Pago Pago, American Samoa cruises

It may be American in certain ways, but the scenery on the Samoan island of Tutuila is undeniably South Seas. It’s a vision of golden beaches, hills carpeted in lush jungle and traditional villages.

Although there are modern shopping malls close to Pago Pago, which is pronounced ‘pango pango,’ you’ll soon discover the fa’a Samoa, the traditional island way of life. English is widely spoken, mostly with an American twang, but you’ll still hear the sing-song Samoan language across Tutuila.

There may be a chance to be greeted with an ava ceremony. In this prized ancient ritual to welcome important guests, a drink made from the dried roots of a local plant is offered to those present, one by one and in a certain hierarchical order. Depending on the excursions available, you might attend a traditional umu cooking demonstration. In this local interpretation of a barbecue, the cooks spread out a pile of heated volcanic rocks, then place food such as breadfruit and fish are placed on the top to bake, all covered with banana leaves.

You might witness displays of Samoan dancing too, and hear some of the local myths and legends. One relates to the incredibly scenic Turtle and Shark Point. It is told that an old blind woman and her granddaughter once jumped off the cliffs here near Vaitogi and, on impact with the waves below were transformed into a shark and a turtle. The villagers will tell you that, by chanting their names, the two will both appear even now.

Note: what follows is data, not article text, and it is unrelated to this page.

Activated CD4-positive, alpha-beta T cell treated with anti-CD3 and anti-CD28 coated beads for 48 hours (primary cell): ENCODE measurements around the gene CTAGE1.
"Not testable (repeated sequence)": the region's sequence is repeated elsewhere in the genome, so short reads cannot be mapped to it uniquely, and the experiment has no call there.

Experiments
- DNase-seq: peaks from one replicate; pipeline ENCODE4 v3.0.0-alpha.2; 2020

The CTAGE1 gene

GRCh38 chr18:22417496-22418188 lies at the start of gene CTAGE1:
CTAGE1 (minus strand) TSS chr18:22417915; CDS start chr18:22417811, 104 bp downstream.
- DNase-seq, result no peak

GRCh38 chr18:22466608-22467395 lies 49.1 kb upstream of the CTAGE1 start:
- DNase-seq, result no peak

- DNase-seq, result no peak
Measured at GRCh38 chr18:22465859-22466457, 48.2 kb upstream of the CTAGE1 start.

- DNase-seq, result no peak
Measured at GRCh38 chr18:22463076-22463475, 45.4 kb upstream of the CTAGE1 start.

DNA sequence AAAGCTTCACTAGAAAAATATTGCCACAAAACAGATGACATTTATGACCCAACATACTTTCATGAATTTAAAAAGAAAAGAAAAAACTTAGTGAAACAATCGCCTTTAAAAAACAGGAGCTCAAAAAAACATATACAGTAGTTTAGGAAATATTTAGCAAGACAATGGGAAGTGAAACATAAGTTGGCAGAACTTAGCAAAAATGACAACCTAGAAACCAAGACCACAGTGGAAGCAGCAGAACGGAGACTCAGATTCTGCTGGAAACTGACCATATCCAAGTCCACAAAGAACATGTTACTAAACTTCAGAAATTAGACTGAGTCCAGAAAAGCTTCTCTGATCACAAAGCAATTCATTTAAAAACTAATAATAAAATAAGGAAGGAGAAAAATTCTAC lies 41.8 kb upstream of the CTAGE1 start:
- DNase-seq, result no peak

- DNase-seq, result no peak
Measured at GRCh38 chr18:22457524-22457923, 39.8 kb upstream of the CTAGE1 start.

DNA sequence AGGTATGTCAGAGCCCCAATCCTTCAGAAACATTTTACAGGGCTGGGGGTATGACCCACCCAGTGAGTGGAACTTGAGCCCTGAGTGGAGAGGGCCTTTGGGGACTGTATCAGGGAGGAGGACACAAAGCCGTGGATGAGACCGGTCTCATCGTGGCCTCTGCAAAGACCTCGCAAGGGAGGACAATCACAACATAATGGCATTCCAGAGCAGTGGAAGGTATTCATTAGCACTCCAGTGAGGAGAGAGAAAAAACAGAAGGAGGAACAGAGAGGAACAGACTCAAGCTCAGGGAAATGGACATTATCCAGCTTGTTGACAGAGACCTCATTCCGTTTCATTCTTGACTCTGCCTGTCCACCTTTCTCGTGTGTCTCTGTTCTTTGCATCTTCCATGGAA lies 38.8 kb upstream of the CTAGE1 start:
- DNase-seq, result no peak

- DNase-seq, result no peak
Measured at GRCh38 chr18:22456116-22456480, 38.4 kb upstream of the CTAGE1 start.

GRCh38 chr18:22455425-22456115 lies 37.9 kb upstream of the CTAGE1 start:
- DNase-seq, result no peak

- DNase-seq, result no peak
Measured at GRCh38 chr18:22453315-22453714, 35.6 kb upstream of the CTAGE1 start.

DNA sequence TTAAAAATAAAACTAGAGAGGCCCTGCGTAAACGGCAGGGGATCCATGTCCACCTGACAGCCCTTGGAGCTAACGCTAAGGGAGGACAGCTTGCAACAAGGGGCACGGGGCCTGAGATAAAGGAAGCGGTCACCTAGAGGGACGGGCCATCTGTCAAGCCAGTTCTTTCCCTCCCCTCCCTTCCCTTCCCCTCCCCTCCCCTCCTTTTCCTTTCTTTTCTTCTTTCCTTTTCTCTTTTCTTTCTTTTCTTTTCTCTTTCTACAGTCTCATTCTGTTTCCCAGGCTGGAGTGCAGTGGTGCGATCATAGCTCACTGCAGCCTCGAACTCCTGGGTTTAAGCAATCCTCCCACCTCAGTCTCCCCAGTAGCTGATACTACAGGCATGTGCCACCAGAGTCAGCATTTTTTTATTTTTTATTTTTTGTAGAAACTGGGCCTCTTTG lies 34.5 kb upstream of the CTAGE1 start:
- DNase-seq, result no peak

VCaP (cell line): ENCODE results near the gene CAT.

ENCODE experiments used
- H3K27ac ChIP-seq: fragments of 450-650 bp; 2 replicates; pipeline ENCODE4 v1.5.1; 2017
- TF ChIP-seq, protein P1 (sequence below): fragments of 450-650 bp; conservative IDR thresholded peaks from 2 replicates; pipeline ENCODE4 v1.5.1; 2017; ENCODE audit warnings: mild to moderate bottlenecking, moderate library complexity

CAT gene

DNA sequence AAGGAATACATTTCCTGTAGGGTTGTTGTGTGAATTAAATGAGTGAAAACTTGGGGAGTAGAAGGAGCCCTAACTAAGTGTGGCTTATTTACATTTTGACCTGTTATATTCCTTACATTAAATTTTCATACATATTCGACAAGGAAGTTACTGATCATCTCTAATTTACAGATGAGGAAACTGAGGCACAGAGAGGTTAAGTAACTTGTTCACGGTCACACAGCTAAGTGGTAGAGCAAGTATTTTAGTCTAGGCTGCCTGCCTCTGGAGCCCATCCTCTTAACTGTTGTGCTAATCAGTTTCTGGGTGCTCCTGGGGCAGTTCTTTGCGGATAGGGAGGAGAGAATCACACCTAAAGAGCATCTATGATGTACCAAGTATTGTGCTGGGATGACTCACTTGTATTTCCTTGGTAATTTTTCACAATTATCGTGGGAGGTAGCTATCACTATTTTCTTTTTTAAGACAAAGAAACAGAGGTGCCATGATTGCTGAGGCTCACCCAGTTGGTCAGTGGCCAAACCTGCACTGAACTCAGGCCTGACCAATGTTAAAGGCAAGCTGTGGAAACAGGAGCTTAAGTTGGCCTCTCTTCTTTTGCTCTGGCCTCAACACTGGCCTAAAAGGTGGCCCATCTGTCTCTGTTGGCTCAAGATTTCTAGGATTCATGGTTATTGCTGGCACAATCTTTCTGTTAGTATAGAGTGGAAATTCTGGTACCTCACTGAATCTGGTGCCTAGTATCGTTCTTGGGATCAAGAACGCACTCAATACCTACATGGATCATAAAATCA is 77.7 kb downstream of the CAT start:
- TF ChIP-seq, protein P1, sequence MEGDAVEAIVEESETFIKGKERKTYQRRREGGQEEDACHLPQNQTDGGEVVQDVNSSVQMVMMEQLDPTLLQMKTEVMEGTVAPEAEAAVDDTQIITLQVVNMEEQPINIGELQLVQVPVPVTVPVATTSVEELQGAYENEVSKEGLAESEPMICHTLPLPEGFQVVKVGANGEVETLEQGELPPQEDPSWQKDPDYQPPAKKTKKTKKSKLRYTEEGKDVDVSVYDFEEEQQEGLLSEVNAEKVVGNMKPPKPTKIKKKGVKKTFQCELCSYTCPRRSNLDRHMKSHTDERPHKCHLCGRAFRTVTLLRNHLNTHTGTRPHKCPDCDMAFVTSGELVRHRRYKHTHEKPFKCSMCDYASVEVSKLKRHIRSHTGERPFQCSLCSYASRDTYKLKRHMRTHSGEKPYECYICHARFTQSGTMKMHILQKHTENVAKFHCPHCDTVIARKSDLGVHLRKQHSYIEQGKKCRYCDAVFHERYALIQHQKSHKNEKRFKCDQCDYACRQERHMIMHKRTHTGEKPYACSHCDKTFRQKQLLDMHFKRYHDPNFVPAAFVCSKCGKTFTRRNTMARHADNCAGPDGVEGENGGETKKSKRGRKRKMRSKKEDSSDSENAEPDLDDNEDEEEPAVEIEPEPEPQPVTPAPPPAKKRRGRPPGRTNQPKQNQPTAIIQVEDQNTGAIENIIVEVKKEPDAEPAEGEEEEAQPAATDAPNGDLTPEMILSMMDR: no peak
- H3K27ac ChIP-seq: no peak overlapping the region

Learn a little more about Samoan culture at the compact Jean P. Haydon Museum in the capital, with exhibits such as war canoes, exhibits about tattooing and local crafts, and, unexpectedly, rock from the moon brought as a gift by President Nixon. There’s also a smattering of colonial buildings around town, including the Courthouse of American Samoa, completed in 1904.

In truth, though, you’ll almost certainly want to admire the natural delights of the island. It starts before you’ve even set foot on Tutuilan soil, as you sail into the embrace of Pago Pago’s harbour, guarded by Mount Pioa. Most call it the Rainmaker. After all, the 1,700-foot peak seems to snag the clouds and is a major reason behind the bay’s incredibly high annual rainfall that contributes to its emerald beauty.

You might call at Leone, whose white sand beach welcomed the first missionaries here in 1830; their legacy is felt across this religious island. We challenge you not to take a picture of Flower Pot Rock, the steep rocky offshore islet with a densely wooded top, or the Cockscomb. They’re part of a vista of coves and cliffs, valleys and villages scattered so beautifully across this wonderful South Seas island.